When responding to these questions in CoalfireOne (Coalfire’s SAQ tool), merchants will have to upload evidence supporting their responses (for example, upload copy of valid and current agreements with service providers).

More information on Third Party Vendor Security Assurance (PDF).

SAQ Resources

Accepting EMV Cards - Employee Training Materials

UCSD is moving toward upgrading our card present merchants to EMV capable terminals. Guidance that will help you understand the EMV technology and assist your staff with accepting these EMV chip cards at merchant locations.

Payment Card Industry Terms and Abbreviations

Cardholder:  A person who has a credit or debit card.

Cardholder Data: All personally identifiable information associated with the cardholder including:  cardholder name, expiration date, account number, address, social security number, etc.

Data-Flow Diagram: A diagram showing how data flows through an application, system, or network.

DSS: Acronym for “Data Security Standard.”

Encryption: Encryption is the conversion of data into a form, called a ciphertext that cannot be easily understood by unauthorized people. Decryption is the process of converting encrypted data back into its original form, so it can be understood.

Firewall: Hardware and/or software technology that protects network resources from unauthorized access. A firewall permits or denies computer traffic between networks with different security levels based upon a set of rules and other criteria.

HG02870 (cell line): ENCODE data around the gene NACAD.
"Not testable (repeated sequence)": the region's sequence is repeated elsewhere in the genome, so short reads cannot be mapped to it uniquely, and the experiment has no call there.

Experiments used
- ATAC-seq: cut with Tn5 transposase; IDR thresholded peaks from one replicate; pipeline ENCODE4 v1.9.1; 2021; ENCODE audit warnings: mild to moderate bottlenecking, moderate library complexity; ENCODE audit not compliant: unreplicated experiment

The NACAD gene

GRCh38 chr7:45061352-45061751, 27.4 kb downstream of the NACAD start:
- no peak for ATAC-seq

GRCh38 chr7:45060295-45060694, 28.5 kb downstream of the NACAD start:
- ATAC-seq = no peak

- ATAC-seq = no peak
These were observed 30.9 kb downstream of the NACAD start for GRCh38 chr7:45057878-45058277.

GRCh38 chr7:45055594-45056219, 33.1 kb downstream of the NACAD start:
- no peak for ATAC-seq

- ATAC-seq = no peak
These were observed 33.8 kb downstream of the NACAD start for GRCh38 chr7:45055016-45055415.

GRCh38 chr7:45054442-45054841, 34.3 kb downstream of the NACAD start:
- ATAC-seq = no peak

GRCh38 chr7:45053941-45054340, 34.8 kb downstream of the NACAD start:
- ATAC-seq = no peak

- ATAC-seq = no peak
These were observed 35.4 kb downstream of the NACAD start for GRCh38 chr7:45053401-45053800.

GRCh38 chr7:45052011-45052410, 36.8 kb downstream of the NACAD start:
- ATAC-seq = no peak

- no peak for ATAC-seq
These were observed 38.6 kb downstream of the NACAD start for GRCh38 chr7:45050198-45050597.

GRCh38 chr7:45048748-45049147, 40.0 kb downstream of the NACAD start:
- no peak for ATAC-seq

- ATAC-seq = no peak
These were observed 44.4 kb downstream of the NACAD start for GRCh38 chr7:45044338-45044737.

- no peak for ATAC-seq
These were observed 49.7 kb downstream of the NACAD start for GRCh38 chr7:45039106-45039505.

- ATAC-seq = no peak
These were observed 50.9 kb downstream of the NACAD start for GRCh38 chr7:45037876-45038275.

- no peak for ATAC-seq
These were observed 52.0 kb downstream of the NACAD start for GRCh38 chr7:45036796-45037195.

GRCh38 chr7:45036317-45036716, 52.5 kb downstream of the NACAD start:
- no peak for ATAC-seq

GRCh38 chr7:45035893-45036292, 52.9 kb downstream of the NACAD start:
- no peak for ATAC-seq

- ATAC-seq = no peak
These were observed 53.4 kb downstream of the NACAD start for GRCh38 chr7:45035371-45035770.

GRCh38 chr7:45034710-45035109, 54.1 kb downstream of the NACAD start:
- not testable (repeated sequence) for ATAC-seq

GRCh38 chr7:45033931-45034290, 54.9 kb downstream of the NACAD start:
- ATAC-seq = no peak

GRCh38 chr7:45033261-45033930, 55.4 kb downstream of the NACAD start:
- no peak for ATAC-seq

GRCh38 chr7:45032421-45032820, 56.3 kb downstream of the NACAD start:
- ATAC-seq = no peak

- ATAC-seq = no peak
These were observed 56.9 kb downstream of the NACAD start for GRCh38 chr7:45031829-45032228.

Merchant: Any entity that accepts credit or debit cards as payment for goods and/or services.

Network: Two or more computers connected together via physical or wireless means.

Network Security Scan: Process by which an entity’s system is remotely checked for vulnerabilities through use of manual or automated tools. Security scans that include probing internal and external systems and reporting on services exposed to the network. Scans may identify vulnerabilities in operating systems, services, and devices that could be used by malicious individuals.

PA-DSS: Acronym for “Payment Application Data Security Standard.”

PAN: Acronym for “primary account number” and also referred to as “account number.”

PCI: Acronym for “Payment Card Industry.”

PCI DSS: Acronym for “Payment Card Industry Data Security Standard.”

Penetration Test: Penetration tests attempt to identify ways to exploit vulnerabilities to circumvent or defeat the security features of system components. Penetration testing includes network and application testing as well as controls and processes around the networks and applications, and occurs from both outside the environment (external testing) and from inside the environment.

PIN: Acronym for “personal identification number.” Secret numeric password known only to the user and a system to authenticate the user.

QSA: Acronym for “Qualified Security Assessor.” QSAs are qualified by PCI SSC to perform PCI DSS assessments.

ROC: Acronym for “Report on Compliance.” Report documenting detailed results from an entity’s PCI DSS assessment.